Nut Drop in Pecan Trees


Pecan Tree

Photo:© Bruce Marlin


Gardeners new to growing fruit and nut trees typically panic around the early part of June. This is when “June drop” occurs – the natural shedding of excess fruit from a tree. University of California master gardener Jim Borland calls it “a self-regulated thinning process that keeps the tree from bearing too large of a crop.” While June drop is a natural phenomenon, there are a number of additional reasons a pecan tree may drop fruit at during other parts of the growing season.

Poor Pollination

If the tree experiences an additional drop, either before June drop or in July, suspect poor pollination as the reason. When it happens in early June the nuts are so small you may not even notice they’ve fallen from the tree. During July, however, they are larger and it’s more obvious that the tree is shedding fruit. Planting different varieties to assure cross-pollination solves the problem.


If the pecan tree is shedding fruit during late May, suspect an insect infestation. Pick up a few of the fallen pecans and inspect them for small holes. These are caused by the pecan nut casebearer (Acrobasis nuxvorella). The grey moths, active only at night, lay their eggs on the nuts and the hatched larvae tunnel into the nuts. Insecticides control the larvae but the product must be applied before the larvae enter the nut. Scout the tree frequently during pollination and just after, looking for the small white eggs on the pecans. Use an insecticide that contains spinosad, carbaryl or Bacillus thuringiensis that is labeled for use on pecan trees.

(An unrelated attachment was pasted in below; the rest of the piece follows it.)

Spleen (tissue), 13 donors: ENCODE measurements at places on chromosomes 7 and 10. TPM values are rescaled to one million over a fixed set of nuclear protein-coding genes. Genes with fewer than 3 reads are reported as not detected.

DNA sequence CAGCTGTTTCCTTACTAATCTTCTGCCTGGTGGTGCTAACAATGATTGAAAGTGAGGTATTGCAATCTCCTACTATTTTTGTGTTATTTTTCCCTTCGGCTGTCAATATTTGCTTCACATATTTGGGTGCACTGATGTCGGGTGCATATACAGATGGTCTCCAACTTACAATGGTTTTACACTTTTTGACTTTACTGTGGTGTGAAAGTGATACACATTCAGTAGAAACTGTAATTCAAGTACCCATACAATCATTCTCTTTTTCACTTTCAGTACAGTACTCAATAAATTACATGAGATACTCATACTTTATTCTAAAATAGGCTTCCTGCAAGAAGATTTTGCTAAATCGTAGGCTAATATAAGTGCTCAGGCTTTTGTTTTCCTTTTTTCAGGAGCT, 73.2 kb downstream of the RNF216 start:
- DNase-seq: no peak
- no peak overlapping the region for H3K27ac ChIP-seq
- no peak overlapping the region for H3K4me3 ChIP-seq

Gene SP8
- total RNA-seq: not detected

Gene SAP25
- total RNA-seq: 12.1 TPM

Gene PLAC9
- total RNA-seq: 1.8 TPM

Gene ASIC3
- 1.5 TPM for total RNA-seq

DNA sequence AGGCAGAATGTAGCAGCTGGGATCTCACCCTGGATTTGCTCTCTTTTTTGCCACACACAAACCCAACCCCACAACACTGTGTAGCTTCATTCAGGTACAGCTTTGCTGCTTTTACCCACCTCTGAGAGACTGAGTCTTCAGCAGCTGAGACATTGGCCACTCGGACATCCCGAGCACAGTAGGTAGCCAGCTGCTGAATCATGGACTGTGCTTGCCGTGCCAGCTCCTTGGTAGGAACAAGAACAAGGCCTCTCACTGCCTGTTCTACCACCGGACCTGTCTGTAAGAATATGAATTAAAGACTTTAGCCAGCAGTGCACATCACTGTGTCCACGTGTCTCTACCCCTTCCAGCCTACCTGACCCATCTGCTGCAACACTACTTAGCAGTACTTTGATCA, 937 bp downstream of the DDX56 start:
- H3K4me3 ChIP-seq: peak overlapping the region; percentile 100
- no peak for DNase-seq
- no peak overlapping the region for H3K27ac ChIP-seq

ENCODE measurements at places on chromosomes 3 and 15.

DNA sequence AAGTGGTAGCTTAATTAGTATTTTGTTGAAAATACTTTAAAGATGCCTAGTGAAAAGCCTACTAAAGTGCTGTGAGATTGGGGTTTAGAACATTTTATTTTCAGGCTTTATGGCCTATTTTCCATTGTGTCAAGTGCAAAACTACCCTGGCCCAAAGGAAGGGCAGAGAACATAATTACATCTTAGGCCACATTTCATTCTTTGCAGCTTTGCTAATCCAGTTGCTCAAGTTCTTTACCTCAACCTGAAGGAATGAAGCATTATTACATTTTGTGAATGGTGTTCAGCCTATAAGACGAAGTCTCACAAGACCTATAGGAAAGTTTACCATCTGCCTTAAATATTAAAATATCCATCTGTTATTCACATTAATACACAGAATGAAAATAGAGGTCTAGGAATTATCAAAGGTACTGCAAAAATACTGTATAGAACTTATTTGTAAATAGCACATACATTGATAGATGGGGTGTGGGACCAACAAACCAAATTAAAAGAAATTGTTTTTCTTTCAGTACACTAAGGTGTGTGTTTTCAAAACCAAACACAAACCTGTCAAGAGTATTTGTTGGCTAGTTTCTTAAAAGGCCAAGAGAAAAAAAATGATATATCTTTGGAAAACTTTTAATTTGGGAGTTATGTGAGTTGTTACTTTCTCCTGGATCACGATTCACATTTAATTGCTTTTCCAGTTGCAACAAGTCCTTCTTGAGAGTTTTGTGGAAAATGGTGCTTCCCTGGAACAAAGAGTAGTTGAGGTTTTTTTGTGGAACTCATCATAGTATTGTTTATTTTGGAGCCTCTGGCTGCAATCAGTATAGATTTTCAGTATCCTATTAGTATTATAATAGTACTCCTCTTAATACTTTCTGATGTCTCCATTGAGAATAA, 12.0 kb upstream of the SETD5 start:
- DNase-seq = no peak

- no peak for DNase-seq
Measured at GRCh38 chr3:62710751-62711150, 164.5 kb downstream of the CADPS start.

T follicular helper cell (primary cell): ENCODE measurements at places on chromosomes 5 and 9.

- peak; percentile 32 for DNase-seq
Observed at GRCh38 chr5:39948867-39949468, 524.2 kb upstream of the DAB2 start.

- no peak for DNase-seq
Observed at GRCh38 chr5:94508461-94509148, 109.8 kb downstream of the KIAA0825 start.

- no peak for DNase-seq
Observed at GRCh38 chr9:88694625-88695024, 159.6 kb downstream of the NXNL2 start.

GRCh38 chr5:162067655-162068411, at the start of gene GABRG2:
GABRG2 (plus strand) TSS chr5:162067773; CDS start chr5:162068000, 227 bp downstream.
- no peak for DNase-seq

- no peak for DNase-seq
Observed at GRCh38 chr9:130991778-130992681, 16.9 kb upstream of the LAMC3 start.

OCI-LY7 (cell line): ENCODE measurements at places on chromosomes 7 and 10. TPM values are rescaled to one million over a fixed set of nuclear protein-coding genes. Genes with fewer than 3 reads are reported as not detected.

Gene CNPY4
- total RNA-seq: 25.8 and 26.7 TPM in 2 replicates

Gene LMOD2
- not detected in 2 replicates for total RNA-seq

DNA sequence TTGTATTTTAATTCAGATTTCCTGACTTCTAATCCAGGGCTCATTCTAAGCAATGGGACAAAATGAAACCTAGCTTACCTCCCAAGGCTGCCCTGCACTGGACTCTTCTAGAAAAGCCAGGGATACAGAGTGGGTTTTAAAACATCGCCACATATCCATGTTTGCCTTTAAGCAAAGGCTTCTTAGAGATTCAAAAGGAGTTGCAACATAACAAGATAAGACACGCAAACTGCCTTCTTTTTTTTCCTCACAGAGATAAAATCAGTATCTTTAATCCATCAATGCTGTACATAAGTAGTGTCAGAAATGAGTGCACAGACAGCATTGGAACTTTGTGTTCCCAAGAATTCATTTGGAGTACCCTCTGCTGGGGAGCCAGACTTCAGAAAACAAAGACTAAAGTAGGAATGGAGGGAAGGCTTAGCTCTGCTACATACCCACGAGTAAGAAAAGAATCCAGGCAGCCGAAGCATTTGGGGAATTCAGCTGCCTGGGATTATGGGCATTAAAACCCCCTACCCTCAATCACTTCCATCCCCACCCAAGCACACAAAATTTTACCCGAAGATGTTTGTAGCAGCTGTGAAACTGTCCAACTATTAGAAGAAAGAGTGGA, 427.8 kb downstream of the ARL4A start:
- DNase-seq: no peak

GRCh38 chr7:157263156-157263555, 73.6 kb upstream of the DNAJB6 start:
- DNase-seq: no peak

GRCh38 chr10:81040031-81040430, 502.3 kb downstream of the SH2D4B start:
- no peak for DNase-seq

Lack of Water

Pecan trees need 100 to 200 gallons of water a day, April through October, in the hotter areas of the country, according to extension horticulturists with Texas A&M University. Two inches of water, supplied slowly at the tree’s dripline every week, will provide the pecan tree its water requirement. Water-stressed trees typically drop their fruit in late July and early August.

Nutritional Deficiencies

Potassium deficiencies are a common problem in pecan trees grown in the southern United States. The lack of potassium leads to poorly filled nuts and nut drop. The cure for potassium deficiency in the pecan tree isn’t a quick fix and it may take a season or two to get the level adjusted. Adjust the ratio of nitrogen to potassium in your fertilizer to 1:1.5. Make the application when buds break.